Tina Soliman Hunter
Vice-chair - Membership, Marketing & Communications
In The Spotlight
What career advice would you give your younger self?
Gain as much experience as you can and take every opportunity. It may mean getting up early and doing things you don’t want to do, but any experience is good experience.
What do you think are the benefits of being a member of SPE?
There are three things that are fantastic about being part of SPE: 1) The events. I try to go to them, and don’t always get there, but the slides and the information that comes from them is priceless. I have learnt so much, and without SPE I would not be able to bridge the law-science-engineering divide anywhere near as well. 2) A sense of belonging. This is a network of people who are interested in what I am interested in, and are from all parts – government, industry and academia. I can’t think of any other organisation that brings people together like that. 3) When you come to a new city you instantly have people to connect with by attending chapter events.
Best Achievement so far?
Being skilled enough to be employed at University of Aberdeen, and then gaining my professorship
What did you want to be when you were younger?
A veterinary surgeon. And I would have been if my maths, chemistry and physics skills were up to it!
What are the main career stepping stones you have taken?
Trained as a marine geologist/sedimentologist, but a rig injury meant no more field work. So then became a librarian (Was a bit too noisy for that, and its really boring), so then I went back and did law, and a PhD in law/field development at the University of Bergen, and have worked as an academic for the last 12 years.
Anything you would do differently?
Break less bones. Other than that, I have really loved the diverse background and the changes in career. It has been difficult in starting again, but worth it. I probably should have spent less time as a librarian. 10 years was more than enough.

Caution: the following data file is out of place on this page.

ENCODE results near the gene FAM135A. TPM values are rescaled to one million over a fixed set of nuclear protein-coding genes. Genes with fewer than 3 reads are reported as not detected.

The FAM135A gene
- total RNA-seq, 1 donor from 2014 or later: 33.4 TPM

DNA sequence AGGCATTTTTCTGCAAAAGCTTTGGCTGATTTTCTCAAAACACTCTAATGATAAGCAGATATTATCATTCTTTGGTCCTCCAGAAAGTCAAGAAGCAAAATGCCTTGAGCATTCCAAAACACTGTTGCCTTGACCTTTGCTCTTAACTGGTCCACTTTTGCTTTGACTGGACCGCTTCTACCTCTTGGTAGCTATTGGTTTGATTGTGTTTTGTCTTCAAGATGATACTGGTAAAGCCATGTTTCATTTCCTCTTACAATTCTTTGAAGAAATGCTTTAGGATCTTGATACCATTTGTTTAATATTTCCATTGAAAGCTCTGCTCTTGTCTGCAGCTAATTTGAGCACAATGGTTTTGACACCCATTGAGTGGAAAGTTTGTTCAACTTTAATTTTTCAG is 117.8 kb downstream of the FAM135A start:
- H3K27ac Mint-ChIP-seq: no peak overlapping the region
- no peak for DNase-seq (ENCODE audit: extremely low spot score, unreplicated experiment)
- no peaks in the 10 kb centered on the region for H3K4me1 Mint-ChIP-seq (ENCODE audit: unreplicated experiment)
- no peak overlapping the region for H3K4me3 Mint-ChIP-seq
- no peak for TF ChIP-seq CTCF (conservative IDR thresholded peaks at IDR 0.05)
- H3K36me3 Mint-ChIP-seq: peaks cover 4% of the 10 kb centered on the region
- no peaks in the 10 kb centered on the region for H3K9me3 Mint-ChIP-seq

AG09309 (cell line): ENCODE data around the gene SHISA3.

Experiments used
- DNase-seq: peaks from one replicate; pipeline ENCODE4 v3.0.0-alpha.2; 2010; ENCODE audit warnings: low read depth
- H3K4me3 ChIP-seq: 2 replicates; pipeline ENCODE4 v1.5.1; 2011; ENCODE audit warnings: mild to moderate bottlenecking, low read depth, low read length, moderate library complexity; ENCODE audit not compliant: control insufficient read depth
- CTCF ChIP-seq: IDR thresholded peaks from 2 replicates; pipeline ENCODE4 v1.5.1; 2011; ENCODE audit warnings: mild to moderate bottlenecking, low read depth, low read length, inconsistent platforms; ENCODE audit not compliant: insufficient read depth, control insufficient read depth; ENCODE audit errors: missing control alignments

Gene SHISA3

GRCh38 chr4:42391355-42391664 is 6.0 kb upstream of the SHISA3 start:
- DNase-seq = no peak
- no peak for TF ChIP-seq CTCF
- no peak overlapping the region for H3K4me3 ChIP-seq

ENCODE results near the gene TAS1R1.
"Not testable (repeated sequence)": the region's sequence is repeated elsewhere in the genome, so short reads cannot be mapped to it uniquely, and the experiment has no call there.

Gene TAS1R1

Who has been your greatest influence?
Probably not a who, but a what? History. If we look back over what we have done, whether it be extracting petroleum, wars, etc, we can usually see that we have done it before, and if we learn, we can avoid the same mistakes. By looking into the history, and the experiences of others, we can learn so much. As for a person – Joseph Stalin. Vicious brute, but amazing that he could set a country on a path of collectivisation, and stick to it, and still have the vast majority of the population (except for the ones in gulags) love you for it .
What’s your idea of perfect retirement?
Bothy in the Highlands, walking the hills, and writing papers about petroleum.
What would your autobiography be called?
‘Don’t jump onto the deck of an oil rig from a helicopter, and other stories of stupidity and disaster’.
What is the best way to motivate others?
Lead by example, give them the confidence to do the job by imparting the necessary skills and information, and support best endeavours.
Your favourite stress-buster?
Walking in the highlands with Hamish my stupid but adorable chocolate Labrador, who is the size of a small pony, yet only the brain capacity of a chicken.
What’s your dream job?
Professor of Law at the University of Aberdeen, travelling the world teaching and researching – living the dream!
Where is your favourite place to go on holiday?
Russia. Next trip is the Trans –Siberian Railway.
What are you reading, listening to or glued to on TV?
Occupied. It is a Norwegian show that is about Norway turning off petroleum because of climate change, and the Russians ‘coming to help’ put it back on stream and staying. Helps me to maintain my Norwegian language skills, and proves how rubbish my Russian is.
If you were a character in a TV series or movie who would you be?
What’s on your bucket list – the things you still want to accomplish?
Professionally, would love to do petroleum engineering. Personally, lots of travel things. Sleep in a monastery, drive the R504 Kolyma Highway (the Road of Bones) from Yakutsk to Magadan in Russia, and also to learn to speak Russian fluently.